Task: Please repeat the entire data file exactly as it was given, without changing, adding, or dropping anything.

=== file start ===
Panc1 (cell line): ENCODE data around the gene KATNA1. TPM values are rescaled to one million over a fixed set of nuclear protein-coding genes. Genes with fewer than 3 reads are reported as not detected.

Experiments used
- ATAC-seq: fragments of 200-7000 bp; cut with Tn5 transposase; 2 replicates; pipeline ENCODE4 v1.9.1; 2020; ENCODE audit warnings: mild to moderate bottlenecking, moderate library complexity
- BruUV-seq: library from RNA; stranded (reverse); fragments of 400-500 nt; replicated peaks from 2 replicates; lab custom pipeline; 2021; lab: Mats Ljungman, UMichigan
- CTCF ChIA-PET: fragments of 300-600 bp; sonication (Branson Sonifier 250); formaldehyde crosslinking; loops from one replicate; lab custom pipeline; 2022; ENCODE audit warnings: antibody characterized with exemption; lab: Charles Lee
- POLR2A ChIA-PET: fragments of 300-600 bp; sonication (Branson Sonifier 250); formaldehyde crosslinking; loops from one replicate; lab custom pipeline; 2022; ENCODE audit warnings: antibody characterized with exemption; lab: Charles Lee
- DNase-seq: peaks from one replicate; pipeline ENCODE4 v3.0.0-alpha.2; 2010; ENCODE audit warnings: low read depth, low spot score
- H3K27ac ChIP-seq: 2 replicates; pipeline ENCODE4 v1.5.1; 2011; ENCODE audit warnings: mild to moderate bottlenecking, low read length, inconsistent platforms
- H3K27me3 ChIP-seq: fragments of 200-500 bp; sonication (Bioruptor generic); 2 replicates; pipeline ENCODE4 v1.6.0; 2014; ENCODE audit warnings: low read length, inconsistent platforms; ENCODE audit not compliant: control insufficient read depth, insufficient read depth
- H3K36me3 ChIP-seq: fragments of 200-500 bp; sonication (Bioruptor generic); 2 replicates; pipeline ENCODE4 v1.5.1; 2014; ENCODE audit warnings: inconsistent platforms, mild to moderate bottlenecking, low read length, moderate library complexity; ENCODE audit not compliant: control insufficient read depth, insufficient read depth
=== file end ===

Panc1 (cell line): ENCODE data around the gene KATNA1. TPM values are rescaled to one million over a fixed set of nuclear protein-coding genes. Genes with fewer than 3 reads are reported as not detected.

Experiments used
- ATAC-seq: fragments of 200-7000 bp; cut with Tn5 transposase; 2 replicates; pipeline ENCODE4 v1.9.1; 2020; ENCODE audit warnings: mild to moderate bottlenecking, moderate library complexity
- BruUV-seq: library from RNA; stranded (reverse); fragments of 400-500 nt; replicated peaks from 2 replicates; lab custom pipeline; 2021; lab: Mats Ljungman, UMichigan
- CTCF ChIA-PET: fragments of 300-600 bp; sonication (Branson Sonifier 250); formaldehyde crosslinking; loops from one replicate; lab custom pipeline; 2022; ENCODE audit warnings: antibody characterized with exemption; lab: Charles Lee
- POLR2A ChIA-PET: fragments of 300-600 bp; sonication (Branson Sonifier 250); formaldehyde crosslinking; loops from one replicate; lab custom pipeline; 2022; ENCODE audit warnings: antibody characterized with exemption; lab: Charles Lee
- DNase-seq: peaks from one replicate; pipeline ENCODE4 v3.0.0-alpha.2; 2010; ENCODE audit warnings: low read depth, low spot score
- H3K27ac ChIP-seq: 2 replicates; pipeline ENCODE4 v1.5.1; 2011; ENCODE audit warnings: mild to moderate bottlenecking, low read length, inconsistent platforms
- H3K27me3 ChIP-seq: fragments of 200-500 bp; sonication (Bioruptor generic); 2 replicates; pipeline ENCODE4 v1.6.0; 2014; ENCODE audit warnings: low read length, inconsistent platforms; ENCODE audit not compliant: control insufficient read depth, insufficient read depth
- H3K36me3 ChIP-seq: fragments of 200-500 bp; sonication (Bioruptor generic); 2 replicates; pipeline ENCODE4 v1.5.1; 2014; ENCODE audit warnings: inconsistent platforms, mild to moderate bottlenecking, low read length, moderate library complexity; ENCODE audit not compliant: control insufficient read depth, insufficient read depth